MADRID (Reuters) - Citigroup <C.N> is at an advanced stage in plans to move part of its private banking unit from London to Madrid next year as a result of Britain's decision to leave the European Union, a source familiar with the matter said on Thursday.
Several banks are opting to build up subsidiaries outside Britain so their trading operations in the EU continue without too much disruption once Britain leaves the bloc in March 2019.
"There is an advanced plan to move part of the private banking unit to Madrid during 2018," the source said, confirming an earlier report about such a move by Citgroup that was carried in the Spanish newspaper El Pais.
El Pais said that fewer than 50 people could be transferred, while the source said the number would be lower still and the final number and a decision would be taken as Brexit negotiations unfold.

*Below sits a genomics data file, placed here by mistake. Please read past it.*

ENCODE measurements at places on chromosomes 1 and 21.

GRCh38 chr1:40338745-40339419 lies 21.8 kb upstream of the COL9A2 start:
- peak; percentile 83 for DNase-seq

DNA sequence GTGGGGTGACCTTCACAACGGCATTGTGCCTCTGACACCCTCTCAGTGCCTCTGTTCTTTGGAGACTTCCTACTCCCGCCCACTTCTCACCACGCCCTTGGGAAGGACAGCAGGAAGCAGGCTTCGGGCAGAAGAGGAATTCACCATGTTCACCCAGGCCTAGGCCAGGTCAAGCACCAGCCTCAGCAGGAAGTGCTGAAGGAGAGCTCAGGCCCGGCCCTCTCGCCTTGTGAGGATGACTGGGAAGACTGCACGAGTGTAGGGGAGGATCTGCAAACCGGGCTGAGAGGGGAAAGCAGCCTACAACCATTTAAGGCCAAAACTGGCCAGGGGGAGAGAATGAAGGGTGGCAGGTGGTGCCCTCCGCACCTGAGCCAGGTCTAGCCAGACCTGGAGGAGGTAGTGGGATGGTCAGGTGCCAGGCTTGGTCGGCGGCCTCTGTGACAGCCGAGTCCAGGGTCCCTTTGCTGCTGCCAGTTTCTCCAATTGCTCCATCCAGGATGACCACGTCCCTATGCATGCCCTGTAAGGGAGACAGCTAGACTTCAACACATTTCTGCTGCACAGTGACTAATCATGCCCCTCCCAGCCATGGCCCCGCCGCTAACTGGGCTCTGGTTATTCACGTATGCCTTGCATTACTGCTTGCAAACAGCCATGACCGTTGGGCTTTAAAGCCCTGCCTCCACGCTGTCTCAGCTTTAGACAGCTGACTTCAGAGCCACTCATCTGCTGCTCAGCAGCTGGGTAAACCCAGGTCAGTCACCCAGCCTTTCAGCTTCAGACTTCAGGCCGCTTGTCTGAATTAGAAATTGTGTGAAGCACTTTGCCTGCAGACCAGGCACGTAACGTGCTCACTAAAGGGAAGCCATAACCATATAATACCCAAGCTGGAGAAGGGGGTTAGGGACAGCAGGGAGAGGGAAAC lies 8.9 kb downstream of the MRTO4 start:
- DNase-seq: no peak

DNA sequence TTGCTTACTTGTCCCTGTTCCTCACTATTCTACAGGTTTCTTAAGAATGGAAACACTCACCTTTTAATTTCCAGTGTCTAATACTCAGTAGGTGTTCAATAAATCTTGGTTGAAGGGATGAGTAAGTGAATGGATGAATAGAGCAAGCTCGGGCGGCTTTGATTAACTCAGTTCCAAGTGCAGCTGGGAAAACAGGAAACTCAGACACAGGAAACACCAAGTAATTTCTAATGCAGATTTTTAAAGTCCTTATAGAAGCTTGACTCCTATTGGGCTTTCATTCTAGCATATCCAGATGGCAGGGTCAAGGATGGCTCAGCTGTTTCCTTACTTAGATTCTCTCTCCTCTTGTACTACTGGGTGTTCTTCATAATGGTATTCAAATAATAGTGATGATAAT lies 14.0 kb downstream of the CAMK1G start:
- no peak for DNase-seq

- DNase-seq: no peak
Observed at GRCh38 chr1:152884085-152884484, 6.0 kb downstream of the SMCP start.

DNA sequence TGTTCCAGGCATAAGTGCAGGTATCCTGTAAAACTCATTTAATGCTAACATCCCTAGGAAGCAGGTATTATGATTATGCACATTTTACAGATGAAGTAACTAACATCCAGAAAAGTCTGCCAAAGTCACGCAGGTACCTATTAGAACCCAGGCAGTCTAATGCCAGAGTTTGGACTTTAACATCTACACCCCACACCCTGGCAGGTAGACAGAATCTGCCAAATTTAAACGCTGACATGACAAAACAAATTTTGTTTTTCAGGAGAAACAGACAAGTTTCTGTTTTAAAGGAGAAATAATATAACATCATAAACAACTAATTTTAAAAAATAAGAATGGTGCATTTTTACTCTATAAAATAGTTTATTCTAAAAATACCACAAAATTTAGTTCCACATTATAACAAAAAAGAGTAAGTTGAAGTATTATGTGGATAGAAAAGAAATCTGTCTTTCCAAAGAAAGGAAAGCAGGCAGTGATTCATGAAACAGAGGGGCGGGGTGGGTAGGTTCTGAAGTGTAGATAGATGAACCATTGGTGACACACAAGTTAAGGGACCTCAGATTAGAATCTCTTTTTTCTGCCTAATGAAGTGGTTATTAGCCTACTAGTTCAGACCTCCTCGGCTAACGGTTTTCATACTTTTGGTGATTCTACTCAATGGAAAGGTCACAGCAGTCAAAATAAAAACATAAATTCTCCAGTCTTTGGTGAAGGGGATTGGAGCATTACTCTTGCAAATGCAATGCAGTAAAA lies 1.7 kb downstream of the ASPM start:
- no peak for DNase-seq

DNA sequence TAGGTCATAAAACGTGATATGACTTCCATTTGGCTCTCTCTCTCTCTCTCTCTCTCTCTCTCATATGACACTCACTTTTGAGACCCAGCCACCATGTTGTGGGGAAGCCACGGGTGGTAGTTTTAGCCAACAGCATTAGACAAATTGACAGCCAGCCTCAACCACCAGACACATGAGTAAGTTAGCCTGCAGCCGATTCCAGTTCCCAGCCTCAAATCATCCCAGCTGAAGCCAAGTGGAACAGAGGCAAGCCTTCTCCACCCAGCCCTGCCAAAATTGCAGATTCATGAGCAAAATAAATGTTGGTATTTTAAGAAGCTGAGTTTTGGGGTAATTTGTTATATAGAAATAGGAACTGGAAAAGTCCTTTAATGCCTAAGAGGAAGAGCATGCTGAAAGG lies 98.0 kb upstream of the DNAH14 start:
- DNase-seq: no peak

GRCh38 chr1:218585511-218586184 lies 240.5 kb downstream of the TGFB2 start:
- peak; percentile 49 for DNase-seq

Citigroup in Madrid declined to comment.
Madrid has been seeking to lure global banks after Brexit, but so far few have signaled that they will use the Spanish capital as a significant hub.
Details of banks' Brexit arrangements are starting to emerge following a July 14 deadline for them to submit contingency plans to the Bank of England.
Last week, Citigroup and Deutsche Bank <DBKGn.DE> said they would beef up their presence in Frankfurt due to Brexit.
When Citigroup first revealed its plans on July 20 to have its main footprint in Frankfurt, the U.S. bank also said it would over time increase its presence in other key EU cities, including Amsterdam, Dublin, Madrid and Paris.
(Reporting by Jesús Aguado; Editing by Edmund Blair)